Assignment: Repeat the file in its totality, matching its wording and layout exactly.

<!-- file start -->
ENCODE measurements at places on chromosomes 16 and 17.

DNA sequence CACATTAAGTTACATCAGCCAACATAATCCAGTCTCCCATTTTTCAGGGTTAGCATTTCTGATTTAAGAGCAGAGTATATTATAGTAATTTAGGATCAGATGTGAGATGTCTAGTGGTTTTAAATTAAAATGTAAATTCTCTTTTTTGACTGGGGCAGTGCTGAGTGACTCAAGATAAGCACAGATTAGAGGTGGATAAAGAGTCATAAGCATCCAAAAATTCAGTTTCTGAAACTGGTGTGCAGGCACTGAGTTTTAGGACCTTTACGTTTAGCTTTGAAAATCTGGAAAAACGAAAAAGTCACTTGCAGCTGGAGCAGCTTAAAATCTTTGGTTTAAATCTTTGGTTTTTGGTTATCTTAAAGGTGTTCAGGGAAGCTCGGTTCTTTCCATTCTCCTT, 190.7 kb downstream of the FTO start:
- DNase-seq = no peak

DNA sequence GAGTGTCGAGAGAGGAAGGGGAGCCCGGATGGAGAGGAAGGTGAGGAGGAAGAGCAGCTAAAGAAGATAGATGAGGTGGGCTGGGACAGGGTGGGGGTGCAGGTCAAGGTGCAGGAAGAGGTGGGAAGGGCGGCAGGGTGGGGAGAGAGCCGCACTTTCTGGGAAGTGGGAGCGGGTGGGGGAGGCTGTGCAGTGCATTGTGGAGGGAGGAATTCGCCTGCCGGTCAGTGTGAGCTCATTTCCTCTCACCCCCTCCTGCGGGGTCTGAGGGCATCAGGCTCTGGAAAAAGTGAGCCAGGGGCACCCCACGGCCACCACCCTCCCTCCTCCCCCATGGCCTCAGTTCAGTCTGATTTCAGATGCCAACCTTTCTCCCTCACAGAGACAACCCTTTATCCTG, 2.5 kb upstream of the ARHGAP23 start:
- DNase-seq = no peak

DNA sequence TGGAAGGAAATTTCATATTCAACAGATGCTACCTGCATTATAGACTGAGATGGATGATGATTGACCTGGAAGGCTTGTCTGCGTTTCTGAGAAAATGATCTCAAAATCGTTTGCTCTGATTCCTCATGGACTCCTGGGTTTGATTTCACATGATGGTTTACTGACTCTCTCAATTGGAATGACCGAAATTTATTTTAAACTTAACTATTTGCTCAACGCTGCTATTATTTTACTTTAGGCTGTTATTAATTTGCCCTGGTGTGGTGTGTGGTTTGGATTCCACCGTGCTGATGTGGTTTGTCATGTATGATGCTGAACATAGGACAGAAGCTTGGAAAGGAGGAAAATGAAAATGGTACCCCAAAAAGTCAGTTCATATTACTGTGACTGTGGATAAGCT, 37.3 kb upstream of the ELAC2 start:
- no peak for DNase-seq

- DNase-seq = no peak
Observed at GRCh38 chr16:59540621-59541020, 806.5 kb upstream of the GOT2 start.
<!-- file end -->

ENCODE measurements at places on chromosomes 16 and 17.

DNA sequence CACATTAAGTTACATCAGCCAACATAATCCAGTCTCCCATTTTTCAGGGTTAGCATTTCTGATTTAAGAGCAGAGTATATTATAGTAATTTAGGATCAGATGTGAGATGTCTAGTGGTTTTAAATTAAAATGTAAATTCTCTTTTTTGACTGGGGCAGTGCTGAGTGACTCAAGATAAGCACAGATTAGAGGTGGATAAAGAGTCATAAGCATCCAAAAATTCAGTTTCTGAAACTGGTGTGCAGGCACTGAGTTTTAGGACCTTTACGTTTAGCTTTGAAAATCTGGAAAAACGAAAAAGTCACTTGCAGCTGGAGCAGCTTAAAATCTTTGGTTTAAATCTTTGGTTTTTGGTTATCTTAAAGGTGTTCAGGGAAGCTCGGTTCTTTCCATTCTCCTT, 190.7 kb downstream of the FTO start:
- DNase-seq = no peak

DNA sequence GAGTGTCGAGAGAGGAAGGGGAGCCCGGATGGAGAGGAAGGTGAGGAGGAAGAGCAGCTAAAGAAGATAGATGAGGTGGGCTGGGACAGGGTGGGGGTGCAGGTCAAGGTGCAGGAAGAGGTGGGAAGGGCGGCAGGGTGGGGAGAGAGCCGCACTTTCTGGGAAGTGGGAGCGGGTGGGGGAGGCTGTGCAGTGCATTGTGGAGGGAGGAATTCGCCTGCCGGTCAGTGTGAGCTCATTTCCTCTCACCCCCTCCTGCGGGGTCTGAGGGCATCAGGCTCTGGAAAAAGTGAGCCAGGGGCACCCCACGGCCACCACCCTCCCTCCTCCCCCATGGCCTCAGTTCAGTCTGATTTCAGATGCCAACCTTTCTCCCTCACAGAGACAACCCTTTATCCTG, 2.5 kb upstream of the ARHGAP23 start:
- DNase-seq = no peak

DNA sequence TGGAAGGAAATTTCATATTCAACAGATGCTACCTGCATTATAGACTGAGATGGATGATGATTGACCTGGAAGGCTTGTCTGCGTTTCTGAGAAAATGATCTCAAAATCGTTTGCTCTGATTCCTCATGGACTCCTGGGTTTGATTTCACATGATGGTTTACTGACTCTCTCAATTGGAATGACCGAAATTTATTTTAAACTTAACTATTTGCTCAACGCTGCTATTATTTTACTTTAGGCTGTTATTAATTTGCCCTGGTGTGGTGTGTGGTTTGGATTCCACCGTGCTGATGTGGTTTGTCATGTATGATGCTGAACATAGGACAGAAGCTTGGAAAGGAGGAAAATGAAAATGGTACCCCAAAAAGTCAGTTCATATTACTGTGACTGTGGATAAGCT, 37.3 kb upstream of the ELAC2 start:
- no peak for DNase-seq

- DNase-seq = no peak
Observed at GRCh38 chr16:59540621-59541020, 806.5 kb upstream of the GOT2 start.